8. HOW DO I INSTALL A BATTERY?
In a recent marketing study in the U.S., non-professional battery installers installed almost 60% of the approximately 82 million aftermarket batteries that were made in 1999. Car batteries were the fourth most popular item purchased among auto parts. The same study indicated that Wal-Mart (EverStart) has surpassed Sears (DieHard) as the number one battery seller in the United States with Auto Zone (DuraLast) as the most popular of the auto parts stores for batteries.
A car battery weights between 30 and 60 pounds (13.6 and 27.3 Kg), so the first question is, "Do I want to install it myself?" The second question is what do I do with the old battery if not exchanged for the new one? Insure that you have your radio and security codes before disconnecting the old battery. A second battery can be temporarily connected to the electrical system in parallel before disconnecting the first one. If active when the key is off, a cigarette lighter plug can be used to easily connect a parallel battery.
8.1. Thoroughly wash and clean the old battery, battery terminals and case or tray with warm water to minimize problems from acid or corrosion. Heavy corrosion can be neutralized with a mixture of one pound of baking soda to one gallon of warm water. Wear safety goggles and, using a stiff brush, brush away from yourself. Also, mark the cables so you do not forget which one to reconnect.
8.2. Remove the NEGATIVE cable first because this will minimize the possibility of shorting the battery when you remove the other cable. It is probably a good idea to secure the cable out of the way so that it does not make any unwanted contact. Next, remove the POSITIVE cable and then the hold-down bracket or clamp. If the hold down bracket is severely corroded, replace it. Dispose of the old battery by exchanging it when you buy your new one or by taking it to a recycling center. According to BCI, over 96% of the old battery lead is recycled, making batteries the most completely recycled object of all recycled items. Please remember that batteries contain large amounts of harmful lead and acid, so take great care with safety and please dispose of your old battery properly to protect our fragile environment.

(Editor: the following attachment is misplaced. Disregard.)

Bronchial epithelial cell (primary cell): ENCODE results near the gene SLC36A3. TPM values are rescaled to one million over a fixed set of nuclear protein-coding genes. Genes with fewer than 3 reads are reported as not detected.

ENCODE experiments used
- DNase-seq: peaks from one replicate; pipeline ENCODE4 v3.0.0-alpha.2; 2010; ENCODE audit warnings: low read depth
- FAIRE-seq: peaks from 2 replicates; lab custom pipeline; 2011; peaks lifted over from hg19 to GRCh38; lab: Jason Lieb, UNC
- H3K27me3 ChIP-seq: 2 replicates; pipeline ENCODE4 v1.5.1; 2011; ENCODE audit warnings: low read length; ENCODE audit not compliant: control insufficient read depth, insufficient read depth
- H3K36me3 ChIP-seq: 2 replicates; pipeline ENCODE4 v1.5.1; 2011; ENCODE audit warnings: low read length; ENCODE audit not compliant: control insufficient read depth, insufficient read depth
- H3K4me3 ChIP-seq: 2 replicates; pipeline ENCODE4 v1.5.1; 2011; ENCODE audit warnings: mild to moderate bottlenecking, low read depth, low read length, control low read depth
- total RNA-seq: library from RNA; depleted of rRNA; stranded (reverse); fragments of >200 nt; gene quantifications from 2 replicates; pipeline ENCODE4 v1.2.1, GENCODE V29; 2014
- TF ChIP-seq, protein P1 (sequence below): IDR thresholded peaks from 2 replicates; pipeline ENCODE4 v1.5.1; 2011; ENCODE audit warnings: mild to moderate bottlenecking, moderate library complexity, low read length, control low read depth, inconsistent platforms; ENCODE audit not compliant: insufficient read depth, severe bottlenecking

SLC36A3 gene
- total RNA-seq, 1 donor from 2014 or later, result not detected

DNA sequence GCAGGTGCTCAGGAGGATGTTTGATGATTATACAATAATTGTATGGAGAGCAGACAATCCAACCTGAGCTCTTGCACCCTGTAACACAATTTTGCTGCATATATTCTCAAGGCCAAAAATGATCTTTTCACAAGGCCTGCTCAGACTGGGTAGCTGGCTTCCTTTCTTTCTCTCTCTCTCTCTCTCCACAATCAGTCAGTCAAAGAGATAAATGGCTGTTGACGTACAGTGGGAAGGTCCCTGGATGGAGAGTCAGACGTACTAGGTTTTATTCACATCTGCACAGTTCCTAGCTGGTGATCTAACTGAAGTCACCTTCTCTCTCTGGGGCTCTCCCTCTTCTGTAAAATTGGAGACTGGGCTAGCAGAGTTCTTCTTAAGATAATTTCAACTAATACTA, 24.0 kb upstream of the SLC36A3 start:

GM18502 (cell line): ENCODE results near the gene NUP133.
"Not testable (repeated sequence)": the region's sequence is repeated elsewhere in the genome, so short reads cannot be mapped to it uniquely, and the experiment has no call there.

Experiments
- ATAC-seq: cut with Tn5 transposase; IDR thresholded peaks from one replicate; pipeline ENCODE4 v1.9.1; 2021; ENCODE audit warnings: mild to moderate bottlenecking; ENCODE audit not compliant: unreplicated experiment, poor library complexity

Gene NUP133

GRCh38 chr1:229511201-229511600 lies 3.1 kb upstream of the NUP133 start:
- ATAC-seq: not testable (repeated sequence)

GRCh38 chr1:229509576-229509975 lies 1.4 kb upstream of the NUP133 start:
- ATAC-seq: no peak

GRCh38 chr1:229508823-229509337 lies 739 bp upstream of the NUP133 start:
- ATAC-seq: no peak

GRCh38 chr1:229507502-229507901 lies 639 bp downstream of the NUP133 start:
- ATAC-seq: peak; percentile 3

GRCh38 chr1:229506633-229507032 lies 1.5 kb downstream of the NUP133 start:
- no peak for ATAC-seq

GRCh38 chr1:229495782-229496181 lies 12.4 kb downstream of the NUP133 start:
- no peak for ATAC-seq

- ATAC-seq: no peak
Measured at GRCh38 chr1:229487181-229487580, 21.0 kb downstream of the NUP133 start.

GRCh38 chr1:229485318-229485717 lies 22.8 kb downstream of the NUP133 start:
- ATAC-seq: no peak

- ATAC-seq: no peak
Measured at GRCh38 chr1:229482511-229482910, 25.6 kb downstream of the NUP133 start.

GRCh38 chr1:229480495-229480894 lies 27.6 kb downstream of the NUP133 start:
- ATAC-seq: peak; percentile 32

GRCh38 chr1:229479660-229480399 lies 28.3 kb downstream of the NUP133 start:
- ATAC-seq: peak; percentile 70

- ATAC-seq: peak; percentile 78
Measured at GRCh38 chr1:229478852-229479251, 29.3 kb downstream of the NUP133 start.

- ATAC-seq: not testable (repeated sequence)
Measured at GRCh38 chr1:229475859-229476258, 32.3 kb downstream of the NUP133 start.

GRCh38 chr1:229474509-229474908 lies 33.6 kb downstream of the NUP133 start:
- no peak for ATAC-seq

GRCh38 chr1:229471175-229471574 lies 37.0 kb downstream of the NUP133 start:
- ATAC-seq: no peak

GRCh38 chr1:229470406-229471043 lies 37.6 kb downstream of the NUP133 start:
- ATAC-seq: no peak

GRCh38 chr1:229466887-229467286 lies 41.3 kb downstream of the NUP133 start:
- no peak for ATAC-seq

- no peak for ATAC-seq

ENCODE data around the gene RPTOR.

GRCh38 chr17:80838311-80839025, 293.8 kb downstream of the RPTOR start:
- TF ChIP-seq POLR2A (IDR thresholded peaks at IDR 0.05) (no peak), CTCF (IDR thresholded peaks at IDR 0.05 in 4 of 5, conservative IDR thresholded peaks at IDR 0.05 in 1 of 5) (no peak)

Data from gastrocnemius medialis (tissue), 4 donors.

8.3. After removing the old battery, insure that the battery tray, cable terminals, and connectors are clean. Auto parts stores sell an inexpensive wire brush that will clean the inside of terminal clamps and the terminals. If the terminals, cables or hold down brackets are severely corroded, replace them. Corroded terminals or swollen cables will significantly reduce your starting capability because of their inability to carry the high current.
8.4. For SAE type terminals, use paraffin oil-soaked felt washer pads found at auto parts stores or thinly coat the terminal, terminal clamps and exposed metal around the battery with a high temperature grease or petroleum jelly (e.g., Vaseline) to prevent corrosion. Do not use the felt or metal washers between the mating conductive surfaces with General Motors-type side terminal batteries.
8.5. Check the positive and negative terminal markings on the replacement battery and place it so that the NEGATIVE cable will connect to the NEGATIVE terminal. Reversing the polarity of the electrical system will severely damage or DESTROY it. It can even cause the battery to explode.
8.6. After replacing the hold-down bracket, reconnect the cables in reverse order, that is, attach the POSITIVE cable first and the NEGATIVE cable last. For General Motors-type side terminals, check the length of the bolt. Do NOT over tighten, or you could crack the battery case.
8.7. Before using the battery, check the electrolyte levels and add distilled water to cover the plates. Check the state-of-charge and recharge if necessary. Then recheck the electrolyte levels after the battery has cooled and top off with distilled water as required, but do not overfill.